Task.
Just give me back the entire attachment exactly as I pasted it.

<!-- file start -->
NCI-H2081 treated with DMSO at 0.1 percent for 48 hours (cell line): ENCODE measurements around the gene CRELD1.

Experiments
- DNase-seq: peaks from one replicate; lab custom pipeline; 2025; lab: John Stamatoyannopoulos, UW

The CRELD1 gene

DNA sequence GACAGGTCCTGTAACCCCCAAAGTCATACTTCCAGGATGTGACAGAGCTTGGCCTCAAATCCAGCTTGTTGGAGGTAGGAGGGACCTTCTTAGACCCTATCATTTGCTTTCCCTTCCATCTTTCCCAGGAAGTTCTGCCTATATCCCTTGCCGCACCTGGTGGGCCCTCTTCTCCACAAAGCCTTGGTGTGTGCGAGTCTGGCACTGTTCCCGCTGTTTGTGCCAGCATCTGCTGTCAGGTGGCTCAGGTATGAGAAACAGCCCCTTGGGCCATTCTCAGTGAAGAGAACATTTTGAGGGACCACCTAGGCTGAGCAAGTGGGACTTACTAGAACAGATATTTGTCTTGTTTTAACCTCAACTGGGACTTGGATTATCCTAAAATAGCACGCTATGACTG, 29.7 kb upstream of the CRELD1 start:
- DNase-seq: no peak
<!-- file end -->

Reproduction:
NCI-H2081 treated with DMSO at 0.1 percent for 48 hours (cell line): ENCODE measurements around the gene CRELD1.

Experiments
- DNase-seq: peaks from one replicate; lab custom pipeline; 2025; lab: John Stamatoyannopoulos, UW

The CRELD1 gene

DNA sequence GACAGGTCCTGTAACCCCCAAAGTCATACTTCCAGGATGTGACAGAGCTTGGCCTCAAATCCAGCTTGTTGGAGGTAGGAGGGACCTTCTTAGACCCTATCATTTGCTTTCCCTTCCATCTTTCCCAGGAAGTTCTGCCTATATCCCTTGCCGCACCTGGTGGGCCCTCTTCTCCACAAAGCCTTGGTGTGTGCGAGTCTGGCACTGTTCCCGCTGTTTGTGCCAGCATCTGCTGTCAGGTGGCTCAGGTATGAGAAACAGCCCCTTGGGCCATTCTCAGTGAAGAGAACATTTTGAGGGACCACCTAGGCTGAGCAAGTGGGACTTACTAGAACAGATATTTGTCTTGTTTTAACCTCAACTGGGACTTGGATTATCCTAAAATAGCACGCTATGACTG, 29.7 kb upstream of the CRELD1 start:
- DNase-seq: no peak